(Bloomberg Gadfly) -- Could Amazon.com Inc.'s anticipated meteorite-hit to Australia's beleaguered retail industry have burned up on entry?
That was certainly the popular reaction to its arrival. Within hours of the e-commerce giant's online store finally going live in the country on Tuesday, shoppers were close to despair. The store was "ripping off Australian consumers with high prices," "so underwhelming" or "a total bust," judging by comments on social media.
That looks partly the result of impossible expectations. Even Amazon won't guarantee that every one of the 573 million-odd products on its platform is cheaper than the competition. It may be embarrassing to find a local office-supplies chain selling Kindles for less than Amazon itself was initially asking, but the huge discounts on some high-profile items -- A$100 ($76) off an Xbox, a Lego Star Wars set at about two-thirds the price of rivals -- show the sort of muscle that Jeff Bezos is prepared to deploy.
High prices are baked into the cake of discretionary retail in Australia. A geographically remote, if affluent, market of 24 million that's not a member of any major free-trade bloc and whose currency has swung from $0.60 to $1.10 over the past decade, it's simply too small and challenging for many international retailers to play hard in.
That's been the bane of Australian shoppers since 1790, when one of the first shops to set up in the newly established convict settlement found trouble selling its stock of grocery, glass, millinery, perfume and stationery at prices sufficient to cover its costs. Subsequent players have encountered similar issues: The local affiliate of Britain's Topshop went into administration earlier this year six years after arriving, while invasion attempts by Inditex SA's Zara and Forever 21 Inc. have also struggled.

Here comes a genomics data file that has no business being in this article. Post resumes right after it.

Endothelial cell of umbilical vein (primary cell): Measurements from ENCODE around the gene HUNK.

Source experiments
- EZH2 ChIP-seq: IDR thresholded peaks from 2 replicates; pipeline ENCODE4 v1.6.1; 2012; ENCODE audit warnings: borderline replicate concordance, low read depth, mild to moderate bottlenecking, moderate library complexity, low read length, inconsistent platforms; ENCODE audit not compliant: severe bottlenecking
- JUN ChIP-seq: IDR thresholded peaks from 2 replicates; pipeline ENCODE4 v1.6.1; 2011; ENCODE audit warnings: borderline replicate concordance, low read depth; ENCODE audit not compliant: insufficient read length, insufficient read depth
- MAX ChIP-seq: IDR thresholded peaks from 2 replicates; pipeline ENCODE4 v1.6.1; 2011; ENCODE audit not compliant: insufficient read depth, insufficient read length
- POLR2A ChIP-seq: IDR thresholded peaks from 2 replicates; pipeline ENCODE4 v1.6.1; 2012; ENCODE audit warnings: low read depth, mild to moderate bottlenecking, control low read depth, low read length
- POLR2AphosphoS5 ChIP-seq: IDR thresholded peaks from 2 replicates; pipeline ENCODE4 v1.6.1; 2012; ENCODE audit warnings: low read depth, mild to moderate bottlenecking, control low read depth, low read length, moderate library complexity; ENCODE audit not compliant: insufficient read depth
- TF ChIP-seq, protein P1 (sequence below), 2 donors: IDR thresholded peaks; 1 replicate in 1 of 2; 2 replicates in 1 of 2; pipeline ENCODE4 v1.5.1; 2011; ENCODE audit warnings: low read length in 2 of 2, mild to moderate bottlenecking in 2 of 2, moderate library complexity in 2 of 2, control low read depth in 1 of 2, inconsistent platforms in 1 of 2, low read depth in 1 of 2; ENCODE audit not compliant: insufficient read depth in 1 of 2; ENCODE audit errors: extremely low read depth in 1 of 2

Nonetheless, Amazon has some substantial advantages that local stores can't match. There's the famed fulfillment and logistics operation, which will really come into its own with the anticipated launch of Amazon Prime next year.
More importantly, there's scale: Estee Lauder Cos.' $12 billion in annual revenue looks enormous next to the A$2.6 billion of homegrown department store Myer Holdings Ltd., so Myer is playing a weak hand if it tries to negotiate a good local price on MAC foundation. Amazon, with $161 billion of revenue, has enough market power to set its own terms -- and that's even before it starts undercutting branded suppliers with its own private-label goods.
The real question for local rivals is whether Bezos chooses to wreak the damage he certainly could. For more than two decades, Australia was ignored by Seattle as the Amazon juggernaut flattened more and more sectors of its core markets, rather than expanding into new ones. Between 2000 and 2013, the only major attempt at opening up a geographic market outside the European Union and Nafta was an unsuccessful bridgehead into China.
Its more aggressive expansions since then -- into India and Brazil but particularly the more marginal locations like Singapore and Australia -- can be read as attempts to knock out Alibaba Group Holding Ltd. before it establishes a foothold. Should Jack Ma's attention remain on his home market, as seems likely, Amazon may find it has bigger fish to fry than laying waste to Australia's rag trade.
In the meantime, the best way to play the end of the world for antipodean retail is probably to focus on the sectors where Amazon's impact has traditionally been weaker. Electrical goods stores like JB Hi-Fi Ltd. and Harvey Norman Ltd. have rightly sold off over the past year while car dealerships such as AP Eagers Ltd. and Automotive Holdings Group Ltd. have been more immune.
Nick Scali Ltd. and Super Retail Group Ltd. have slumped in line with the electronics stores. Given their focus on sectors like furniture, outdoor goods and hardware, where Amazon has hitherto been less destructive, that might be an overreaction. Even the most devastating meteorite impact leaves a few species intact.
This column does not necessarily reflect the opinion of Bloomberg LP and its owners.
David Fickling is a Bloomberg Gadfly columnist covering commodities, as well as industrial and consumer companies. He has been a reporter for Bloomberg News, Dow Jones, the Wall Street Journal, the Financial Times and the Guardian.
Kindle has had a virtual store in Australia since
To be sure, it's not only foreign players that have been caught by Australia's retail sector. OrotonGroup Ltd., which once aspired to be a local answer to luxury handbag maker Coach and ran the Gap Inc.'s local franchise, collapsed into administration just last week.
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